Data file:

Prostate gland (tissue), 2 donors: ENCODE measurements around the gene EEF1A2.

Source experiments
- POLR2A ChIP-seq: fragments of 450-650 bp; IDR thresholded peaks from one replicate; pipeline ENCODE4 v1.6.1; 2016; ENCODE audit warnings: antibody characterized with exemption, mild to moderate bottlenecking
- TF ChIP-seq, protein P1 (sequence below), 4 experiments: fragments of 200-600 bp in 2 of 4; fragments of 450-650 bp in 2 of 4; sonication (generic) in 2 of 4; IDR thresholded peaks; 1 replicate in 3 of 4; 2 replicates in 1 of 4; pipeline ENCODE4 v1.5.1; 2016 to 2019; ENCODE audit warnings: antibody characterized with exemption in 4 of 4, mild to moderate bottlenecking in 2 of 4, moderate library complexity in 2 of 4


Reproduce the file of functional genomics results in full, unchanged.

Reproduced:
Prostate gland (tissue), 2 donors: ENCODE measurements around the gene EEF1A2.

Source experiments
- POLR2A ChIP-seq: fragments of 450-650 bp; IDR thresholded peaks from one replicate; pipeline ENCODE4 v1.6.1; 2016; ENCODE audit warnings: antibody characterized with exemption, mild to moderate bottlenecking
- TF ChIP-seq, protein P1 (sequence below), 4 experiments: fragments of 200-600 bp in 2 of 4; fragments of 450-650 bp in 2 of 4; sonication (generic) in 2 of 4; IDR thresholded peaks; 1 replicate in 3 of 4; 2 replicates in 1 of 4; pipeline ENCODE4 v1.5.1; 2016 to 2019; ENCODE audit warnings: antibody characterized with exemption in 4 of 4, mild to moderate bottlenecking in 2 of 4, moderate library complexity in 2 of 4